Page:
Speeches were given by Hello Tomorrow, an international NPO that is committed to the creation of an ecosystem that is focused on technology. Also, Japanese startups that participated in Hello Tomorrow’s Global Challenge gave lectures on the situation about global technology startups and the key to success in overseas expansion.
The platform Hello Tomorrow provides
〈Speaker〉 Mr. Jean-Dominique Francois
Hello Tomorrow has been doing research on the Deep Tech ecosystem for five years and we publish new research reports every year. We have established partnerships with well-known colleges and incubators in Europe and America. To date, approximately 25,000 people have participated in our events, Global Challenges, and summits. Among those that have participated are investors and major startup companies.
Every year, Hello Tomorrow hosts a Global Challenge that attracts about 4,500 companies. 85% of the participant companies are startups while the remaining 15% are not yet established startups. The hallmark of Hello Tomorrow is that people get together and create a community where everyone wants to create new products that utilize new technology. That is why the best and brightest from all over the world join in.
Every year, after the Global Challenge in September ends, various summits are held around the world from October to December. We will hold a global summit in France next March.
Every year we choose one grand prize winner from thousands of projects.
So far, most projects have been created by American companies, followed by Chinese and European companies. It has been two years since we started this activity in Japan. Last year, 50 companies applied, but only a few were deep-tech startups. I think that there are two reasons for this. First of all, they have the technology but lack an appropriate target. Secondly, the Japanese startup ecosystem is not so international. However, we, Hello Tomorrow, would like to support them, and we hold different events, some big and some small. Next year, we will hold events from September to December in Japan. If you are interested, please come and join us.
Why we expand our business overseas – Challenges and tasks unique to deep-tech startups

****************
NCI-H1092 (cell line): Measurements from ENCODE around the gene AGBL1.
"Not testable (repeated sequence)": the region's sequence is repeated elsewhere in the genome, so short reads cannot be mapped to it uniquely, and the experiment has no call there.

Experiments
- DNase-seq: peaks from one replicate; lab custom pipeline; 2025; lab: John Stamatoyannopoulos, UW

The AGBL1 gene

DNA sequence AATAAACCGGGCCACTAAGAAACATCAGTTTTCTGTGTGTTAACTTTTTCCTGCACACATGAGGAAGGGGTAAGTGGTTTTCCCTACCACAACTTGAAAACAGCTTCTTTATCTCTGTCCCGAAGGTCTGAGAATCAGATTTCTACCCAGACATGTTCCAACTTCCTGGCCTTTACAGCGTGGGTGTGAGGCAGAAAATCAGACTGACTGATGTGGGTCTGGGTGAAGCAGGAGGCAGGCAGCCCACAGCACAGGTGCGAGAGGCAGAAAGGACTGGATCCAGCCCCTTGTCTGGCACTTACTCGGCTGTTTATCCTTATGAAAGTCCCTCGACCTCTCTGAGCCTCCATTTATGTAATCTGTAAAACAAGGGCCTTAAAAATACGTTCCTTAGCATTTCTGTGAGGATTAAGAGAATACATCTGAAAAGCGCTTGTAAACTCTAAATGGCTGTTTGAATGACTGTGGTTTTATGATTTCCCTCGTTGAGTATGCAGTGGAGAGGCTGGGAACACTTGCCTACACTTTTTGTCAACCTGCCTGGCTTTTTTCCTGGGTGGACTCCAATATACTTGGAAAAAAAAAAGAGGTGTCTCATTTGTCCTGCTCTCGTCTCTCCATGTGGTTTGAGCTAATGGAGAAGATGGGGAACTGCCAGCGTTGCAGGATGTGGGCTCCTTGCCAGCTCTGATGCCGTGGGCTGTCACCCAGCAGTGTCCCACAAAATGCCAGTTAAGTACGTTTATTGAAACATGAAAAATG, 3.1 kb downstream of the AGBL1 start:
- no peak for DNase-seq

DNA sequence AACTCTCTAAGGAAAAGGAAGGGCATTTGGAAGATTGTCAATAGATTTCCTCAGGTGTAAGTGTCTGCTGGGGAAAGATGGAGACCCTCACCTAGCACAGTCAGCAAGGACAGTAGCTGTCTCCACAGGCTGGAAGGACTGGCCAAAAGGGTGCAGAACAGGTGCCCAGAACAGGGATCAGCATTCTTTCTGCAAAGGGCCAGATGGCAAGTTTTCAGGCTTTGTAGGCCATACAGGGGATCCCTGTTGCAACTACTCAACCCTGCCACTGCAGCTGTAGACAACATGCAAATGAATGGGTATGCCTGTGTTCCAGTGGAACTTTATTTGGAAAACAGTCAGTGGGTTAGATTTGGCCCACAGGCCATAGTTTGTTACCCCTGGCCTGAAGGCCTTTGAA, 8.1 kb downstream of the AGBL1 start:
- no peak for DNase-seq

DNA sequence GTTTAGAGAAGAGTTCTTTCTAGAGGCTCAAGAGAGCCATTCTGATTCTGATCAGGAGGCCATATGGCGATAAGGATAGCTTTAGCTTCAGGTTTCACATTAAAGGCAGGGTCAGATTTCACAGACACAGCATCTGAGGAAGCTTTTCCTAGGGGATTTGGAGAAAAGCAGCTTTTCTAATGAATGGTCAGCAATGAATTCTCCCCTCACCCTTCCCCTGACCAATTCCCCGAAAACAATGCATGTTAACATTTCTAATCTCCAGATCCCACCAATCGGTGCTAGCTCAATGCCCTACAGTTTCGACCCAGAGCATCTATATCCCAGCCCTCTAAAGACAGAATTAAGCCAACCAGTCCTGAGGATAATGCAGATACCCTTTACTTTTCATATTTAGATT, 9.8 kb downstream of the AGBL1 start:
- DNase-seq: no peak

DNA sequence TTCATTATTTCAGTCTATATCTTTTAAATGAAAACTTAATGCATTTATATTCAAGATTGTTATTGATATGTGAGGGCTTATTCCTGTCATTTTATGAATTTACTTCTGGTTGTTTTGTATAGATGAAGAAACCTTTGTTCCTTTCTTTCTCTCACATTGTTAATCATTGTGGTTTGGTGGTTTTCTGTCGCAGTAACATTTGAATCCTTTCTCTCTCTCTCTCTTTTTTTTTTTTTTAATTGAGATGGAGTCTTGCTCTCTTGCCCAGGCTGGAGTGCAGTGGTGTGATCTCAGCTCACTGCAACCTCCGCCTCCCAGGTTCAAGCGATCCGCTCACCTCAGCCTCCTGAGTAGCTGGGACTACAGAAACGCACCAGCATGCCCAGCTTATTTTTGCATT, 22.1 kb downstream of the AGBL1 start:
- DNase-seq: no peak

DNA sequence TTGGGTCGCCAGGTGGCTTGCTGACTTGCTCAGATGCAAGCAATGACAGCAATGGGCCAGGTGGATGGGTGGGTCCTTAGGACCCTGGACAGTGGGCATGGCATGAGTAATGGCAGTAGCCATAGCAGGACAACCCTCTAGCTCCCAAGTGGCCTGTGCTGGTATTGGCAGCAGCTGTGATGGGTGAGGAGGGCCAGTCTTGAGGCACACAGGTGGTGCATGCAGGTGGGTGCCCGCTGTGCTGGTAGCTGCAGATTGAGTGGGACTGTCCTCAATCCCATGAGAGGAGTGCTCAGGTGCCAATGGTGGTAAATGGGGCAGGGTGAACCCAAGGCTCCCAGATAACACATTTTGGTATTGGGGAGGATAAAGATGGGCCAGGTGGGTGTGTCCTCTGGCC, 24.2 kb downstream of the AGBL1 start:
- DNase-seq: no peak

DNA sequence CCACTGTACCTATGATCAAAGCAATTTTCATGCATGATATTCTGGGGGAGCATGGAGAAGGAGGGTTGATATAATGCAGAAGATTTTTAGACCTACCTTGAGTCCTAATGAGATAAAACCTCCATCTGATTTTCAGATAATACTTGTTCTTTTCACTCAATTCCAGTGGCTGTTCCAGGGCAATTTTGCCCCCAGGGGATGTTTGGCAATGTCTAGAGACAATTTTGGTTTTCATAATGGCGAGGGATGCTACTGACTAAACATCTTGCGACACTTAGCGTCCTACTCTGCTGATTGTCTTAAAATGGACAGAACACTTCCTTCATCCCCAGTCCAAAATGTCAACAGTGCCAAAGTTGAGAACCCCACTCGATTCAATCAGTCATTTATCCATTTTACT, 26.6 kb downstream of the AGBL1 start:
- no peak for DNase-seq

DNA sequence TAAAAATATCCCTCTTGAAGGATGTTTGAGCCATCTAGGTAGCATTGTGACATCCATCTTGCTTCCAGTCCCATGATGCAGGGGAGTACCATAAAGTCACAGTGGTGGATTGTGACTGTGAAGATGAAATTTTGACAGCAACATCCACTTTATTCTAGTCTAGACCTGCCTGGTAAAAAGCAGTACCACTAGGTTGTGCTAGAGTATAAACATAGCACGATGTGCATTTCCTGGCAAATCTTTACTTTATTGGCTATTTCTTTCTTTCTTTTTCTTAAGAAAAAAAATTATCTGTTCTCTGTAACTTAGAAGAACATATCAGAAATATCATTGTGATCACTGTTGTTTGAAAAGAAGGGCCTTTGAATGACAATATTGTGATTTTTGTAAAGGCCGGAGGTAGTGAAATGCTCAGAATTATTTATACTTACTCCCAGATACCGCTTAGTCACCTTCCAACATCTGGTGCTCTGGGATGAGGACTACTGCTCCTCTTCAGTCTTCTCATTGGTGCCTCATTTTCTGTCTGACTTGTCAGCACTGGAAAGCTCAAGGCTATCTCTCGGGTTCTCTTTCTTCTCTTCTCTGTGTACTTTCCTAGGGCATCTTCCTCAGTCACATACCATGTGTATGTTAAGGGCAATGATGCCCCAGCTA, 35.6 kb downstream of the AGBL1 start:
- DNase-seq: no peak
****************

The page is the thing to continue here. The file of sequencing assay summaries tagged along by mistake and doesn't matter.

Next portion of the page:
Our task is implementing anti-earthquake reinforcement by applying a specialized coating to the walls of masonry houses, which are made from bricks and concrete blocks.
Masonry houses are built all over the world, especially in areas that are prone to earthquakes. The problem, however, is that masonry houses are not earthquake resistant at all. Even now, in the 21st century, severe damage continues to occur, not only in developing countries but in developed nations like Italy as well, where cities are destroyed whenever an earthquake hits. Out of the number of deaths caused by earthquakes over the past 100 years, an overwhelming majority of those deaths are caused by collapsing masonry houses. Our mission is to reduce the number of deaths caused by collapsing masonry houses to zero and our anti-earthquake concept began with the idea of applying a coating to these buildings.
The coating is a special reinforced resin-based fiber material, and by having this applied to their walls, buildings can get anti-earthquake reinforcement. Its advantages are its ease of use, it doesn’t require special skills to apply, and the reduction of time and labor. Coating a building with a high strength resin has a high cost, but our product can reduce this cost to one tenth or even one twentieth. Experimental results show that a building coated with our material can withstand a class 7 earthquake.
Since no one has yet to solve this issue, even if we were to narrow down the target countries to just 12, the market size would still be quite big. Among them, India and Indonesia are the largest markets due to their large populations, many masonry houses, and general earthquake activity. We have received inquiries from Nepal and the Philippines and are thinking about entering into these countries’ markets and working with local partners there.